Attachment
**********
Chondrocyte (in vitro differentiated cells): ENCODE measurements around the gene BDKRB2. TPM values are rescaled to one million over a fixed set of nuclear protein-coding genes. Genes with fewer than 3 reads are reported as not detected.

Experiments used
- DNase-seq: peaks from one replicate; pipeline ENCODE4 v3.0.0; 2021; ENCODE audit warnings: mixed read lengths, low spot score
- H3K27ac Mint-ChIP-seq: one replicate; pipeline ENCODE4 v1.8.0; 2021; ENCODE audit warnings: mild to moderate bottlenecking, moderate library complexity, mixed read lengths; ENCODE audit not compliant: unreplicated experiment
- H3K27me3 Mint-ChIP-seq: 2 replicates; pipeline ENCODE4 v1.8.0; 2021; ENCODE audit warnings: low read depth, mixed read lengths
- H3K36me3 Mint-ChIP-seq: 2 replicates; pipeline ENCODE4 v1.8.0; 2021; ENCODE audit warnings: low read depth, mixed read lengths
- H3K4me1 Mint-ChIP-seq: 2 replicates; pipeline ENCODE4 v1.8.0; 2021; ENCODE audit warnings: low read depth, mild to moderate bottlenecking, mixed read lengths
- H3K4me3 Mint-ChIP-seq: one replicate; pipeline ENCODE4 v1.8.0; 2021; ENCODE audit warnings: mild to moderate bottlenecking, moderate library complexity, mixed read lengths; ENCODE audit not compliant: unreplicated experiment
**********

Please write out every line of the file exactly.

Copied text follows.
Chondrocyte (in vitro differentiated cells): ENCODE measurements around the gene BDKRB2. TPM values are rescaled to one million over a fixed set of nuclear protein-coding genes. Genes with fewer than 3 reads are reported as not detected.

Experiments used
- DNase-seq: peaks from one replicate; pipeline ENCODE4 v3.0.0; 2021; ENCODE audit warnings: mixed read lengths, low spot score
- H3K27ac Mint-ChIP-seq: one replicate; pipeline ENCODE4 v1.8.0; 2021; ENCODE audit warnings: mild to moderate bottlenecking, moderate library complexity, mixed read lengths; ENCODE audit not compliant: unreplicated experiment
- H3K27me3 Mint-ChIP-seq: 2 replicates; pipeline ENCODE4 v1.8.0; 2021; ENCODE audit warnings: low read depth, mixed read lengths
- H3K36me3 Mint-ChIP-seq: 2 replicates; pipeline ENCODE4 v1.8.0; 2021; ENCODE audit warnings: low read depth, mixed read lengths
- H3K4me1 Mint-ChIP-seq: 2 replicates; pipeline ENCODE4 v1.8.0; 2021; ENCODE audit warnings: low read depth, mild to moderate bottlenecking, mixed read lengths
- H3K4me3 Mint-ChIP-seq: one replicate; pipeline ENCODE4 v1.8.0; 2021; ENCODE audit warnings: mild to moderate bottlenecking, moderate library complexity, mixed read lengths; ENCODE audit not compliant: unreplicated experiment